Oxfam is our family’s chosen charity. We donate annually and we get the kids involved. It’s a great family experience. We do it to teach them about people in need because we live a very privileged life and to teach them that it feels good to help others less fortunate. We usually donate at Christmas, but this year I’ve been disorganised and left it late.
It’s on my to-do list. Getting an email from the chief executive expressing his horror at the recently exposed events in 2011 I immediately felt relieved that we hadn’t donated yet. I don’t want my kids involved in donating to a charity that lets this sort of thing go on and then covers it up. As I read more about it, the knowledge they let these people move on to work at other charities does not sit well. Realising that people might deliberately target charities in order to get access to vulnerable people has shocked me. But it makes sense in a way, so why did Oxfam not act on this many years ago to prevent this sort of thing from happening?
The chief executive’s email mentions the charity’s dedicated safeguarding team and the confidential whistleblowing line set up in 2011 to ensure that it does all it can to prevent sexual abuse and misconduct from happening. Too little too late, I thought.
What about vetting employees? Does it do this effectively? Why was it not taking action on this well before 2011? I’ve tried not to, but I do feel let down by Oxfam.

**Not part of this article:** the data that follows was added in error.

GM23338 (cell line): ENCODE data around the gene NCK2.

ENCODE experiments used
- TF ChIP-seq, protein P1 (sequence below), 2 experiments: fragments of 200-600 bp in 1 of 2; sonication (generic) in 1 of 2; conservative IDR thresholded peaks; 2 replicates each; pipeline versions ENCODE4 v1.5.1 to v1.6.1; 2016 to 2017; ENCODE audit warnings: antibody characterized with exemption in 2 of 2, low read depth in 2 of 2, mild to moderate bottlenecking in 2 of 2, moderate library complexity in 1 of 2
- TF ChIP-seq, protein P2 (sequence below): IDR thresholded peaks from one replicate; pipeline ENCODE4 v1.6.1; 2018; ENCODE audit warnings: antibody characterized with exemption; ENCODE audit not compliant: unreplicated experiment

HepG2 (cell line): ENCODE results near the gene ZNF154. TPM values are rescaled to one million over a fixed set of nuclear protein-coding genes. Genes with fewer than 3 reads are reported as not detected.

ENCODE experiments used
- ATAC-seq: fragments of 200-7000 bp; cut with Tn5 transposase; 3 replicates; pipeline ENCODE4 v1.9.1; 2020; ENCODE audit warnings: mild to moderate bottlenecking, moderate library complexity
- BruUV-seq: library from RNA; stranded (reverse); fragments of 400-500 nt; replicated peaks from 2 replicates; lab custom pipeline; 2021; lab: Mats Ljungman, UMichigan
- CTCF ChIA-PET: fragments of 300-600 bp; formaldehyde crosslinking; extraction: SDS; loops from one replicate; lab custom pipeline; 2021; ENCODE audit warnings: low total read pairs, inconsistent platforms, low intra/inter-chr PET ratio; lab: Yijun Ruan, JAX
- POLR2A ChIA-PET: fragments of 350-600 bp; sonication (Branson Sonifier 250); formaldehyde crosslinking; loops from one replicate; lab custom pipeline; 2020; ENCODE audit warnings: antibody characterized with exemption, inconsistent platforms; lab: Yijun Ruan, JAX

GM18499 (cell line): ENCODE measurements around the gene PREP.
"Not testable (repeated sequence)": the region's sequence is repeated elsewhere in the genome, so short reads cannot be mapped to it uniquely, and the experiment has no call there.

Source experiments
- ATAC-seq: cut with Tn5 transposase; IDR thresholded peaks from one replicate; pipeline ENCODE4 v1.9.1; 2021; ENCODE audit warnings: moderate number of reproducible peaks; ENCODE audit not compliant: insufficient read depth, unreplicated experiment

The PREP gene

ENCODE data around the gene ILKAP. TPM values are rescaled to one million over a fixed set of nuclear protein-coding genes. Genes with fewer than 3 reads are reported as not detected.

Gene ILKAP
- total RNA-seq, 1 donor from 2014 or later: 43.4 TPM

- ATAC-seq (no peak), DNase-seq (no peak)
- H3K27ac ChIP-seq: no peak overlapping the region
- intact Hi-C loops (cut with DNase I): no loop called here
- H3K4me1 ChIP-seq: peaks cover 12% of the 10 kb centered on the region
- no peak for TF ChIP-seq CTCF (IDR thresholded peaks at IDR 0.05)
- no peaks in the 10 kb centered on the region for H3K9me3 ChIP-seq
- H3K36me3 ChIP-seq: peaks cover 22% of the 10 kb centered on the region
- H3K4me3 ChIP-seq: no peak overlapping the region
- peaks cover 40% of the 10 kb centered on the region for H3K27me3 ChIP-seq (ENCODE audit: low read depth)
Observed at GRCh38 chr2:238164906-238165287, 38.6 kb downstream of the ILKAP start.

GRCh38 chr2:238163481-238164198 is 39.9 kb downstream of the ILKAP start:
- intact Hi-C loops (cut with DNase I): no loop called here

I feel like it has spoiled the donor experience. I, like many donors, expect to get something out of donating: a good feeling, the knowledge that we’re helping people less fortunate than us while we live a very lucky life in a world full of people who don’t.
My kids and I might have donated money that helped Oxfam send predators to the very vulnerable people we wanted to help. I feel a little sick at the thought. I feel like I’ve trusted an organisation to help people and it has not understood a complex but obvious risk. At the moment I don’t feel good about giving. And the worst thing is that I have started to wonder how many other charities are failing their beneficiaries in similar ways.
Jessica Harrod-Pike is marketing manager for Third Sector